“No,” I croak from under the duvet. It is the first word I have spoken in two days. I can imagine my mothers face filling with wonder, as she sees this as a good sign.
“Okay,” she responds gently. “Okay then. Okay love. Shall I make you a sandwich? Bring you up some soup?” I do not answer. I hear her frustrated exhalation of breath. “Lou, this is not funny you know. This whole thing. If you don’t at least sit up and eat something, then I am phoning the doctor, and I mean it. You cannot just stay under there and starve to death!” I hear her voice break on the last word. Shit. She stands by the door and starts to sob.
I am forced to question just how selfish I really am. I don’t think I can listen to her crying a second longer. “Okay,” I say. “Okay, then. I’ll have some soup.”
She inhales this time. She inhales hope, and I imagine her smiling and drying her tears on her tea towel. “Okay darling,” she says quietly. “Good girl. I’ll be right back.”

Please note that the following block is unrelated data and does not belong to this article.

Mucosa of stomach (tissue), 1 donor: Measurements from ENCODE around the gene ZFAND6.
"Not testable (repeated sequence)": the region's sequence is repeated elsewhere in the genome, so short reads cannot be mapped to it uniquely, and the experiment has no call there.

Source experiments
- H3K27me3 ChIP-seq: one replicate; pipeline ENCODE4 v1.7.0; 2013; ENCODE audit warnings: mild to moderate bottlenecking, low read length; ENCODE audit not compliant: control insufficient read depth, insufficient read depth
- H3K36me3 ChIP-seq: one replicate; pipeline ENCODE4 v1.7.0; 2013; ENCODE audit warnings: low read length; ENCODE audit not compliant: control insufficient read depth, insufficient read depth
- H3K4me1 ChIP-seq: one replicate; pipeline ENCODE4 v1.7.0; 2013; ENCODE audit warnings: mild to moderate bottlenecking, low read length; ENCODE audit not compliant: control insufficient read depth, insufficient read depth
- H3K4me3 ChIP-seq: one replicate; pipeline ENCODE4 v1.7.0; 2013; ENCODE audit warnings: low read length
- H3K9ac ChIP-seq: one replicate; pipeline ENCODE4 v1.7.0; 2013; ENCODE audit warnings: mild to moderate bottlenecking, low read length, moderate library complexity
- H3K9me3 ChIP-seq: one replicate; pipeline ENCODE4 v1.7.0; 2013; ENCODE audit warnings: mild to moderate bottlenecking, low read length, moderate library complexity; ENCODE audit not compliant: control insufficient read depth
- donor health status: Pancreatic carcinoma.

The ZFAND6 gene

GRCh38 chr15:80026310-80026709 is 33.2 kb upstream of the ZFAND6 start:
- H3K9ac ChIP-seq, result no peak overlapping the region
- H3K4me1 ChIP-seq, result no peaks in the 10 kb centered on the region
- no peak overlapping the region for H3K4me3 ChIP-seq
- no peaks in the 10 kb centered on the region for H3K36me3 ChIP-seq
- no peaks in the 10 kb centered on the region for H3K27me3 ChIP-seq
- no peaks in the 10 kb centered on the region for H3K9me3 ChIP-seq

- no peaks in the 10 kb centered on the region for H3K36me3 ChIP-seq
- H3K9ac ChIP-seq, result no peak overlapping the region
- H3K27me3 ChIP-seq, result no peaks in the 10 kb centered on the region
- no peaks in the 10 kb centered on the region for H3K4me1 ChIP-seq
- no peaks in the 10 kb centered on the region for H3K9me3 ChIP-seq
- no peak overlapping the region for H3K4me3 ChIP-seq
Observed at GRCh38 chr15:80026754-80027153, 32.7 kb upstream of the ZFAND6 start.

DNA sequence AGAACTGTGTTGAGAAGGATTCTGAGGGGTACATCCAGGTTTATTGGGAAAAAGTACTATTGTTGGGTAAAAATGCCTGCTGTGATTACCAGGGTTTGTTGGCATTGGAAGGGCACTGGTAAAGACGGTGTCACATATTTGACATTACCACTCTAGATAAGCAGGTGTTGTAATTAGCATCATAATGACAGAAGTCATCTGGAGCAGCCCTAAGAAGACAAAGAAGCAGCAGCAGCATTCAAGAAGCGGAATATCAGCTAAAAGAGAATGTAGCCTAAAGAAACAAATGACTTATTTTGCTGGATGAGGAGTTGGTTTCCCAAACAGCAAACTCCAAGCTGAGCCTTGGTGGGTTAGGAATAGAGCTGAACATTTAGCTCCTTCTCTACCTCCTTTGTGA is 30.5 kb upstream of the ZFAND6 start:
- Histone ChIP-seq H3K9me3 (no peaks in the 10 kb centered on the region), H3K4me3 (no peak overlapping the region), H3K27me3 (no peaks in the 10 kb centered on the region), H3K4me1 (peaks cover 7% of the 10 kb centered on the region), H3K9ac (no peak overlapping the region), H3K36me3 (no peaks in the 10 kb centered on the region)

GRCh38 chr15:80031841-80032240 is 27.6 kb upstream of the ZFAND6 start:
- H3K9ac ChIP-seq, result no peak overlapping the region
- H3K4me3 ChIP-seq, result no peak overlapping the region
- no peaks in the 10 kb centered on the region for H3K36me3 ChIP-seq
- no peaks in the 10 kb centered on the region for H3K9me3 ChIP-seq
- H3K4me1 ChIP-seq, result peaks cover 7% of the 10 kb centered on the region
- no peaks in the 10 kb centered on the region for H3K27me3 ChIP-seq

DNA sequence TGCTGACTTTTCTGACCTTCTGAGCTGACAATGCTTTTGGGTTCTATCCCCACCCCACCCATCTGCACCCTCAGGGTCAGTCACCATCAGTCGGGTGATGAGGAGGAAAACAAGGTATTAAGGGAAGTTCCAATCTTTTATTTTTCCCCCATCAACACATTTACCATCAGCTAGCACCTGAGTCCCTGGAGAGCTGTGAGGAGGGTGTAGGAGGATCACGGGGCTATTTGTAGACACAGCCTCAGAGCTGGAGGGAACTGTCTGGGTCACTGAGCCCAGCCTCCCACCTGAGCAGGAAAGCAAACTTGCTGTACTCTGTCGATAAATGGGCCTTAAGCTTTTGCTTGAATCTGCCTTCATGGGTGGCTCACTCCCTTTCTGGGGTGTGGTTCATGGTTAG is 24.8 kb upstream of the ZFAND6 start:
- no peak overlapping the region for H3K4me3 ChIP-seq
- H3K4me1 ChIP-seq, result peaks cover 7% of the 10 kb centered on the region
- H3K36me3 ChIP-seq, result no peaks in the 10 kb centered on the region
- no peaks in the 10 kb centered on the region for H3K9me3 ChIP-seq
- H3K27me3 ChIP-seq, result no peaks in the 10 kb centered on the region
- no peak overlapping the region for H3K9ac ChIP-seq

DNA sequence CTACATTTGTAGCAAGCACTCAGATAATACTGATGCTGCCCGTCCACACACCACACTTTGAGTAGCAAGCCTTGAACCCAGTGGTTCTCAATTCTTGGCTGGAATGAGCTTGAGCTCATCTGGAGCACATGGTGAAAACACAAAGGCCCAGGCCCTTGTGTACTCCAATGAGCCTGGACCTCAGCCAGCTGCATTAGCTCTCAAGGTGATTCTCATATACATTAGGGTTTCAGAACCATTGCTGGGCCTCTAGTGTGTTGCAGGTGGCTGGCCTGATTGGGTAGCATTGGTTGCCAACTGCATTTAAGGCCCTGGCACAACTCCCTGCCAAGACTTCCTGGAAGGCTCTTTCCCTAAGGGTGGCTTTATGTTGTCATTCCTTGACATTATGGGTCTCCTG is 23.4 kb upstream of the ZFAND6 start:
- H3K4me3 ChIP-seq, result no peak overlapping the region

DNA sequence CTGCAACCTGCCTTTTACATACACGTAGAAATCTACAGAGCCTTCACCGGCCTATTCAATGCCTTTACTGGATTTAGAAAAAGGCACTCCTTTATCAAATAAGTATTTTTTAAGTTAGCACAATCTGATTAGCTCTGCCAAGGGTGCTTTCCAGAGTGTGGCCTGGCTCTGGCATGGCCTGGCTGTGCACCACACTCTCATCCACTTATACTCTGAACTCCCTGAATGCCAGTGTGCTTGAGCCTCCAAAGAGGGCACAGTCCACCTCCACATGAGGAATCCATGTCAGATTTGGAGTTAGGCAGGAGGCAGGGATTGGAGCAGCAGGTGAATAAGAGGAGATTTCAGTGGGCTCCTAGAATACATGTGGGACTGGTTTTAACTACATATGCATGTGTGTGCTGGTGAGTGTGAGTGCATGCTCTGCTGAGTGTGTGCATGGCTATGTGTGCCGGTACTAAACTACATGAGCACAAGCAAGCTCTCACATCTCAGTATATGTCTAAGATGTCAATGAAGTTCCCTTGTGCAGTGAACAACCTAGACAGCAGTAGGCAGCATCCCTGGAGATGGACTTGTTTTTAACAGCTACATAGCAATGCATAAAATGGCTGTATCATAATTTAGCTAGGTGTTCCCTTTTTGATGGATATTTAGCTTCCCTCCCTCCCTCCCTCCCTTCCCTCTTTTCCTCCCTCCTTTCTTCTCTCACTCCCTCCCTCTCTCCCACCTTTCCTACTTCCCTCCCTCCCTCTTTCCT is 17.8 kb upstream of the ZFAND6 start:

When she comes back, she finds me sat up with my back to the wall. I am still wearing the same pants and bra from the day of the party. My hair is a greasy tangle stuck on my skull. She tries to disguise both the alarm and the hope on her face, as she slides the tray towards me, and then sits carefully down on the edge of the bed. I eat the soup as fast as I can so that she will leave me alone again. My stomach reacts with shock as the food curls down towards it. It clenches tightly and unclenches again. I force it down. My mum bites at her lip. “I want you to come and see Doctor Fielding with me love,” she says eventually, not looking at me. “I’ve made an appointment for tomorrow. I want her to check you over. I’m so worried about you, love.”